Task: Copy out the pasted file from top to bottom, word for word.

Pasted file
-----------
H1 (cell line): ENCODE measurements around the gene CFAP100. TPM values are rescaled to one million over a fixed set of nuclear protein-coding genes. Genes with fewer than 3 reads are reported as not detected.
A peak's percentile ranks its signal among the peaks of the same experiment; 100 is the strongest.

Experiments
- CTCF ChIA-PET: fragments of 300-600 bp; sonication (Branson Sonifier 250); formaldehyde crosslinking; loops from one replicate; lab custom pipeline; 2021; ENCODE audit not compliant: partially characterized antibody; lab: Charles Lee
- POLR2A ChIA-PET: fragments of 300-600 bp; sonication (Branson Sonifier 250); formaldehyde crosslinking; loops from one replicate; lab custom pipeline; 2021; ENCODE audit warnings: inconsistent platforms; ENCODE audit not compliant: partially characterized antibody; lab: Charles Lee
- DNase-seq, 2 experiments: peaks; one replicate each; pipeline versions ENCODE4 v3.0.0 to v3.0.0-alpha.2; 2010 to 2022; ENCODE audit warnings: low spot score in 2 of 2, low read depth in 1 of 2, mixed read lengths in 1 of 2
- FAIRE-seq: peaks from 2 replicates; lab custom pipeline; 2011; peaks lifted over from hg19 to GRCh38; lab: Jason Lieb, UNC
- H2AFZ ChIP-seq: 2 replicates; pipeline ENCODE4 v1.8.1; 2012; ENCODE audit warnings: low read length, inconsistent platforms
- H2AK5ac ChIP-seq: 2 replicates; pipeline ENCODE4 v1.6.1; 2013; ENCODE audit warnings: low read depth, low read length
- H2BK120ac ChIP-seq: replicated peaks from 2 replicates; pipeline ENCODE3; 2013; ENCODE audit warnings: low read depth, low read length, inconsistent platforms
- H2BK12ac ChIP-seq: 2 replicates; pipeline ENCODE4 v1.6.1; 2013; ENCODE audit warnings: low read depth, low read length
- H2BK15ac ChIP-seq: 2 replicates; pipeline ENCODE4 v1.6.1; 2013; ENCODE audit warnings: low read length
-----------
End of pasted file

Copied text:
H1 (cell line): ENCODE measurements around the gene CFAP100. TPM values are rescaled to one million over a fixed set of nuclear protein-coding genes. Genes with fewer than 3 reads are reported as not detected.
A peak's percentile ranks its signal among the peaks of the same experiment; 100 is the strongest.

Experiments
- CTCF ChIA-PET: fragments of 300-600 bp; sonication (Branson Sonifier 250); formaldehyde crosslinking; loops from one replicate; lab custom pipeline; 2021; ENCODE audit not compliant: partially characterized antibody; lab: Charles Lee
- POLR2A ChIA-PET: fragments of 300-600 bp; sonication (Branson Sonifier 250); formaldehyde crosslinking; loops from one replicate; lab custom pipeline; 2021; ENCODE audit warnings: inconsistent platforms; ENCODE audit not compliant: partially characterized antibody; lab: Charles Lee
- DNase-seq, 2 experiments: peaks; one replicate each; pipeline versions ENCODE4 v3.0.0 to v3.0.0-alpha.2; 2010 to 2022; ENCODE audit warnings: low spot score in 2 of 2, low read depth in 1 of 2, mixed read lengths in 1 of 2
- FAIRE-seq: peaks from 2 replicates; lab custom pipeline; 2011; peaks lifted over from hg19 to GRCh38; lab: Jason Lieb, UNC
- H2AFZ ChIP-seq: 2 replicates; pipeline ENCODE4 v1.8.1; 2012; ENCODE audit warnings: low read length, inconsistent platforms
- H2AK5ac ChIP-seq: 2 replicates; pipeline ENCODE4 v1.6.1; 2013; ENCODE audit warnings: low read depth, low read length
- H2BK120ac ChIP-seq: replicated peaks from 2 replicates; pipeline ENCODE3; 2013; ENCODE audit warnings: low read depth, low read length, inconsistent platforms
- H2BK12ac ChIP-seq: 2 replicates; pipeline ENCODE4 v1.6.1; 2013; ENCODE audit warnings: low read depth, low read length
- H2BK15ac ChIP-seq: 2 replicates; pipeline ENCODE4 v1.6.1; 2013; ENCODE audit warnings: low read length